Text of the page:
Holiday Angels: Dr. Edgar Wayburn 

The Examiner celebrates people who made a difference in 2006

Occupation: Retired UCSF and Stanford internist, five-time president of the Sierra Club

Residence: San Francisco

What he did: Wayburn, 100, envisioned the Golden Gate National Recreation Area and lobbied tirelessly for years with late Bay Area Congressman Phil Burton to create a unique urban national park from Point Reyes to Crystal Springs Lake. With that fight won, Wayburn then became the leader of a 13-year push for the Alaska National Interest Lands Conservation Act of 1980, which protected 104 million acres of irreplaceable wilderness and doubled the size of the U.S. national park system.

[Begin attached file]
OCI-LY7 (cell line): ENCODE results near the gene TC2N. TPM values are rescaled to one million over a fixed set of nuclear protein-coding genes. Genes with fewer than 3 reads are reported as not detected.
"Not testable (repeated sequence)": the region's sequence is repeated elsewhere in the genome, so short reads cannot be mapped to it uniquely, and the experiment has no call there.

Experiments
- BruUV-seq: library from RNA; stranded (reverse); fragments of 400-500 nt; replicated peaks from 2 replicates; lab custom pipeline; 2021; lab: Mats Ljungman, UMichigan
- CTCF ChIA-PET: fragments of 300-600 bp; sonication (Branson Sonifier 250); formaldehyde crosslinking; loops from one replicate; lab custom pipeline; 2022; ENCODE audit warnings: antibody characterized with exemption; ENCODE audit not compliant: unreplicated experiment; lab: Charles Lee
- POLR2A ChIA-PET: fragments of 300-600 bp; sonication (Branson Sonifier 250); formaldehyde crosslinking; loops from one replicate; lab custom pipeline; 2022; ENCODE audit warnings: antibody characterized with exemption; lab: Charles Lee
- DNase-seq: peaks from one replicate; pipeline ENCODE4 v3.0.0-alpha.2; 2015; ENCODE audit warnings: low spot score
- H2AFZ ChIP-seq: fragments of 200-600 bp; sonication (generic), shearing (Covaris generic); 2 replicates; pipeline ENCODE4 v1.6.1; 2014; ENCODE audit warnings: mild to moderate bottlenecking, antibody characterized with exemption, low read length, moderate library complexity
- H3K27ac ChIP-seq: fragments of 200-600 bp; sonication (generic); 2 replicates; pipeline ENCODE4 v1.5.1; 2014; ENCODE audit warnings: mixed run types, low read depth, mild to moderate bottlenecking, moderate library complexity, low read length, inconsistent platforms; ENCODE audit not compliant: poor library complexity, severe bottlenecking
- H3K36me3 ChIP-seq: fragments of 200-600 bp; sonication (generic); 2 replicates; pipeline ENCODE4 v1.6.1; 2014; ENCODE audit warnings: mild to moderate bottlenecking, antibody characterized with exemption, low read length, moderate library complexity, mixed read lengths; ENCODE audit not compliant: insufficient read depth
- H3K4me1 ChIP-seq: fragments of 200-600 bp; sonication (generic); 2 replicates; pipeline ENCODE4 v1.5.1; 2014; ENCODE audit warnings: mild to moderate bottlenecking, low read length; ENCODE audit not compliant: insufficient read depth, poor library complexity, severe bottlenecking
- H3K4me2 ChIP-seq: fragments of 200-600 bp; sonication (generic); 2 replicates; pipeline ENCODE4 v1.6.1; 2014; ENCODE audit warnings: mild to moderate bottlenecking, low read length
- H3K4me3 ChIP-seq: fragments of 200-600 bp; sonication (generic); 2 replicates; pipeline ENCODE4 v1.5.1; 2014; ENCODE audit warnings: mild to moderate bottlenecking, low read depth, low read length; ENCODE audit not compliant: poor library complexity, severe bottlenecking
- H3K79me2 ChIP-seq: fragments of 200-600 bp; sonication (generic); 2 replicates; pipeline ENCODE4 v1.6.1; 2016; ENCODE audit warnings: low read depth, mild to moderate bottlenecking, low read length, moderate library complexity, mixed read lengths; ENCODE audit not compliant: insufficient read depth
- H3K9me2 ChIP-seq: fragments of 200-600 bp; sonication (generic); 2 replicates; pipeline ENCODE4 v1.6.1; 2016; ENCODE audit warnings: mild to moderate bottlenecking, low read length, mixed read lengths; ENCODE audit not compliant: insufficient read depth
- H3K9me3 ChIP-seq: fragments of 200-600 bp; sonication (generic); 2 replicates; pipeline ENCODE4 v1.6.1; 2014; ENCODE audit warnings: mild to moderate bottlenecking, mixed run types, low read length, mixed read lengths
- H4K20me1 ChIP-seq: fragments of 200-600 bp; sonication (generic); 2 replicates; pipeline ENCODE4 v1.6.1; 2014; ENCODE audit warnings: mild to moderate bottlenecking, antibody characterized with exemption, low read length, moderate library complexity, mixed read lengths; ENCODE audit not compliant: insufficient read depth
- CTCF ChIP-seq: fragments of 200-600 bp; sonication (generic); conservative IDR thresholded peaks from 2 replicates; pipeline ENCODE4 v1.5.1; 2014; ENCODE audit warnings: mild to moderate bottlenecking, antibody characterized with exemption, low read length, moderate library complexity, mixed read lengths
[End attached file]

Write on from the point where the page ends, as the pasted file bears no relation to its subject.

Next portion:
Why he did it: "When I returned home from World War II in 1946, I saw how rapidly the Bay Area was losing its open space," Wayburn said. "Only in Marin County was the landscape unchanged. I realized if I wanted to see this area protected, I’d need to step in and do something about it myself."

The impact: "He has saved more of our wilderness than any person alive," President Bill Clinton said when presenting Wayburn with the U.S. Medal of Freedom in 1999.

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Staff Report

Staff Report

A daily newspaper covering San Francisco, San Mateo County and serving Alameda, Marin and Santa Clara counties.
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Tuesday, Oct 25, 2016


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